In an effort to build as much as possible in the least amount of time, I've decided it would be best to "cheat". The first set of SQL scripts that I am writing will collect as complete a dataset as possible for each object and write to a temporary table. As this can sometimes be an iterative process to refine the output, pre-defining the data tables does not seem like a good use of time. Instead, I'd like to simply write a query in an INTO #tmpWhatever command to generate a temporary table. When I'm happy with the output, the data is then written to the new table where it will sit until exported.

Now here's the fun part. Because the data is already in a temporary table and because SQL Server makes it really easy to query table definitions, one can have the database pretty much write a table creation script for you.

This is how I do it:

SELECT '[' + col.[COLUMN_NAME] + '] ' + UPPER(col.[DATA_TYPE]) +
       CASE WHEN col.[DATA_TYPE] in ('numeric', 'nvarchar', 'varchar', 'nchar', 'char')
            THEN '(' + CASE WHEN col.[DATA_TYPE] = 'numeric' 
                            THEN CAST(col.[NUMERIC_PRECISION] as VARCHAR(3)) + ', ' + CAST(numeric_scale as VARCHAR(3))
                            WHEN col.[DATA_TYPE] IN ('nvarchar', 'varchar')
                            THEN ISNULL(CAST(col.[CHARACTER_MAXIMUM_LENGTH] as VARCHAR(4)), 'MAX')
                            WHEN col.[DATA_TYPE] IN ('nchar', 'char')
                            THEN ISNULL(CAST(col.[CHARACTER_MAXIMUM_LENGTH] as VARCHAR(4)), 'MAX')
                            END + ')'
            ELSE '' END +
       CASE WHEN col.[IS_NULLABLE] = 'NO' THEN ' NOT' ELSE '' END + ' NULL' +
 WHERE col.[TABLE_NAME] LIKE '#tmpWhatever%';

This query will return as many rows as there are columns in the provided temporary table, which can then be copy/pasted into a partially-written CREATE TABLE statement. This query is going to save me hours of pain this week as I rush to complete things that should have been done weeks ago.

  1. When I use this word to describe something used in a professional setting, I mean it's untrustworthy or poorly defined. In the case of the data migration documentation, "incomplete" means both.

Why This Place?

Of all the places people can go online, why does anyone come to this place? This question rolled around in my head today while in the shower as a follow-up to other questions regarding my efforts online. Curious about how many people visit, I checked out the stats collected by Cloudflare and found the following:

Web Traffic

Traffic the last couple of weeks has been up, and about six thousand visitors have come to this site in the last 30 days, some of which are likely digital in nature. What's interesting about this is that it's about the same number of visitors I used to see between 2007 and 2009, right before Twitter really took off and "killed" blogging. Looking at the "Recent Popular Posts" down at the bottom of every page, that blasted post from 2009 continues to receive the most traffic followed closely by a long out-of-date tutorial and an editorial that seemed to raise a number of eyebrows at the day job … which was actually the trigger for the question posited at the start of this piece.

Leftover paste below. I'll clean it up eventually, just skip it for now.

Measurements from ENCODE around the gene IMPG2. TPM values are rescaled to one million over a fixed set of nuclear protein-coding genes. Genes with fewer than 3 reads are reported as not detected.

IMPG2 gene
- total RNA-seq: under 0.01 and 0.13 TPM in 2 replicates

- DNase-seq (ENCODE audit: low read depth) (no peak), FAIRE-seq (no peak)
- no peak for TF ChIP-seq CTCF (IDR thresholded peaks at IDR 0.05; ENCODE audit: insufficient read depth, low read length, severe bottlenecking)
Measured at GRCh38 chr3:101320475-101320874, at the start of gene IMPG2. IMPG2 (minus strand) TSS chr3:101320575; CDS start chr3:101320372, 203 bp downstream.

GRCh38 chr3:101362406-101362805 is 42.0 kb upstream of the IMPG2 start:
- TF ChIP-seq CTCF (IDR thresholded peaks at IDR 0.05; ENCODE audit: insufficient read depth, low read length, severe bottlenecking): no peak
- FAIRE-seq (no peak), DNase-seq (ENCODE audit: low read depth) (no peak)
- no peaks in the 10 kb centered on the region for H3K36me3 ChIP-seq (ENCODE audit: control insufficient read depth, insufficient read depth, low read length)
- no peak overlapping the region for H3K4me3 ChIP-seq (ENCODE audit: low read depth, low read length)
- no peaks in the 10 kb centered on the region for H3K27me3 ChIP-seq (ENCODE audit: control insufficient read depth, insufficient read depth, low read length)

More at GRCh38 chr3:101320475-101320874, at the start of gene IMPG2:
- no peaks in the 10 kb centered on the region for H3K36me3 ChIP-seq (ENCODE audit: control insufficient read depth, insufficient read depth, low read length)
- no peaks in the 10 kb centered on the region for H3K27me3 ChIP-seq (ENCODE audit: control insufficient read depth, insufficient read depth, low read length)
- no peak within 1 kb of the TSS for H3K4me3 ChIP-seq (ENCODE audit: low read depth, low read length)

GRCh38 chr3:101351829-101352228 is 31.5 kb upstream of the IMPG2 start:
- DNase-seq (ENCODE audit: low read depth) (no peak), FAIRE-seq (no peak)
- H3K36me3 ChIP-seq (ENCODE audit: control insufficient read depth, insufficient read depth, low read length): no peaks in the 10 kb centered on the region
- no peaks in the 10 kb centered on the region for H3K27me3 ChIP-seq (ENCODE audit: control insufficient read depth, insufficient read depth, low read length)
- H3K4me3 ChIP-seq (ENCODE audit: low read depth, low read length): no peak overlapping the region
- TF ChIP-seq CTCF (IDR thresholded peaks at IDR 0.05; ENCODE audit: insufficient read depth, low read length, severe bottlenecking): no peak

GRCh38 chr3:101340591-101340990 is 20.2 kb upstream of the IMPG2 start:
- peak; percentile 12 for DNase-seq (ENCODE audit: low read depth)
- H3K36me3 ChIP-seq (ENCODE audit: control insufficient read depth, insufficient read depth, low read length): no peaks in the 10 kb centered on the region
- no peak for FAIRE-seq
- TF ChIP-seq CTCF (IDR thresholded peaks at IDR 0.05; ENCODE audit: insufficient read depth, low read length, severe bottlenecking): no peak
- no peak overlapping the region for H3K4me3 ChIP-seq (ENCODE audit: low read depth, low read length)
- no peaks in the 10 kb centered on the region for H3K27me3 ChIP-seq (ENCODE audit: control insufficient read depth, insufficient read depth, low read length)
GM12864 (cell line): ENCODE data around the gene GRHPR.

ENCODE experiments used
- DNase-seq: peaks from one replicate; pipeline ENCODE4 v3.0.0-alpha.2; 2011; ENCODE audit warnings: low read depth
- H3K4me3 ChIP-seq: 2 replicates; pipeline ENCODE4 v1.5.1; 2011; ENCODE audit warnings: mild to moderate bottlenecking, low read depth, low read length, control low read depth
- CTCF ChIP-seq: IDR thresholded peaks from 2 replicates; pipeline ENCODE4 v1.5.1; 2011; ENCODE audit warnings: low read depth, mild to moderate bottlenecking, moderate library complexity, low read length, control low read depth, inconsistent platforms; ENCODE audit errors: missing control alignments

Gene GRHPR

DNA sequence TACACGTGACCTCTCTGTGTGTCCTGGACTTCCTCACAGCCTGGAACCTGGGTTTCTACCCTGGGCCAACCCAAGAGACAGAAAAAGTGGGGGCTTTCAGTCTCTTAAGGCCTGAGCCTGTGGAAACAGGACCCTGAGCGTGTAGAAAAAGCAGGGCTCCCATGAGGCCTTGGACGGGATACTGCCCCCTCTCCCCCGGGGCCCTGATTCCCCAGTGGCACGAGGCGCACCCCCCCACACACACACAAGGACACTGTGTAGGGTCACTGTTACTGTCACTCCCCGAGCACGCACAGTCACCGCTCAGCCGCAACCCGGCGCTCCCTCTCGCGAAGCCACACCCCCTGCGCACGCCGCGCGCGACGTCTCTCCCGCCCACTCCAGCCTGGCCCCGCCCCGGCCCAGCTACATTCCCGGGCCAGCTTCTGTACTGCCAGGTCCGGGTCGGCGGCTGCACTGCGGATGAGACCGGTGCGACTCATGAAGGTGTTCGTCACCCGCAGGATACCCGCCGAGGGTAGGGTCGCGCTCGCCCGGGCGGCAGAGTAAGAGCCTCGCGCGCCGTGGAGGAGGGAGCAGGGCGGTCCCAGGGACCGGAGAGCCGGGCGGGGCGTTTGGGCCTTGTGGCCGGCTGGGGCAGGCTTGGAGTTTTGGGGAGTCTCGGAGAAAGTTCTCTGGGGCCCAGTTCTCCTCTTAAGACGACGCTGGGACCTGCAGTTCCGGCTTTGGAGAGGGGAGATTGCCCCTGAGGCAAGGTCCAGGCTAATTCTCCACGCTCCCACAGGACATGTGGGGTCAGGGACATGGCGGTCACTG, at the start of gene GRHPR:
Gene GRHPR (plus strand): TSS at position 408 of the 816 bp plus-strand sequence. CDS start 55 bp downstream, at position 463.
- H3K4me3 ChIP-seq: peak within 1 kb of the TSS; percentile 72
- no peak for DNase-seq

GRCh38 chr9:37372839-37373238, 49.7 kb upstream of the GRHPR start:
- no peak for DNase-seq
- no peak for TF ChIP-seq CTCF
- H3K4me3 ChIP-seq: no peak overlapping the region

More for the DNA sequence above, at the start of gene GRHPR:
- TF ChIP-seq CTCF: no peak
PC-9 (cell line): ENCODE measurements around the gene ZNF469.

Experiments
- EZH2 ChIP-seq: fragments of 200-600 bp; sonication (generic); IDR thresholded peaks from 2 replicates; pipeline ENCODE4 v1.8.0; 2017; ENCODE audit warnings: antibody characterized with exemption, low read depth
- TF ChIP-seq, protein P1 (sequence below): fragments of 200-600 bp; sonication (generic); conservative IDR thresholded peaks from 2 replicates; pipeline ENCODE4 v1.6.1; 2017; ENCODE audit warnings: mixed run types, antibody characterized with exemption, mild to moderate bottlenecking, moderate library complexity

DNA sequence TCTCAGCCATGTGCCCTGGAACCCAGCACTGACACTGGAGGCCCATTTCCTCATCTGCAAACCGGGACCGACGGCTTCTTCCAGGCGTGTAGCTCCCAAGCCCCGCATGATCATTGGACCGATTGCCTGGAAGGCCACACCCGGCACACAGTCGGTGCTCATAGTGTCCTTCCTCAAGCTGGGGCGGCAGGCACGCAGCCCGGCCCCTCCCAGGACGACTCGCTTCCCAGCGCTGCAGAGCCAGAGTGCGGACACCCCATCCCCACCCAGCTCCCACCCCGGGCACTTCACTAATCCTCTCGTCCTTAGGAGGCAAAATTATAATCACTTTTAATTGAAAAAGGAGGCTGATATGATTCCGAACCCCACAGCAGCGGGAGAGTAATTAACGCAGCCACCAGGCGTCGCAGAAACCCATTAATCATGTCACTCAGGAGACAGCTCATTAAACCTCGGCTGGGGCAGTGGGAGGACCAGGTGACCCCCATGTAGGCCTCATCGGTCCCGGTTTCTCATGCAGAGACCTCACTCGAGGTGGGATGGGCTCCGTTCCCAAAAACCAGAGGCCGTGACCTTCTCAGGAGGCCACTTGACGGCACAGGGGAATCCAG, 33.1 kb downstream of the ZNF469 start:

People around the world have much more interesting places they can visit, so why come here? Despite efforts to improve my writing style over the last 11 months, there doesn't seem to be much difference in anything published here since 2013 when I gave up long-form writing. The range of vocabulary might have increased as I try to become more precise in my speech, but the excessive comma and relative clause usage that has dogged these posts for years persists. Helpful articles and tutorials have long-since disappeared. Rarely is there a joke or keen insight shared. Very little that is published on this site would look out of place in the opinion section of a small-town newspaper run by volunteers.

To be clear, I'm flattered that there are readers who come here. The chart shows that a minimum of 426 people have visited every day and a little over 6,000 in the last month. Doing this math, this means that a good percentage of visitors are return readers. Clearly something is encouraging people to afford me a couple minutes of their day; I just wish I knew what it was.

The rational side of me generally asks the irrational, inquisitive side what value this sort of knowledge would offer. Would knowing people's motivation result in better articles? More focused writing? Encouragement to carry on? Given the patterns on display over the last dozen years of blogging, it's obvious that none of these would happen. Instead there would likely be a less-diverse range of topics and a more critical eye on the perceived value of a given piece. Published content already goes through at least two rounds of vetting before going live, so a third would just sap the fun out of this ongoing project. So the rational side of me knows that there is no long-term value in understanding why people come here more than once.

The inquisitive side, however, is irrational. Maybe it's this that people come to see. By observing my irrationalities, visitors can feel that much more confident about their own sanity.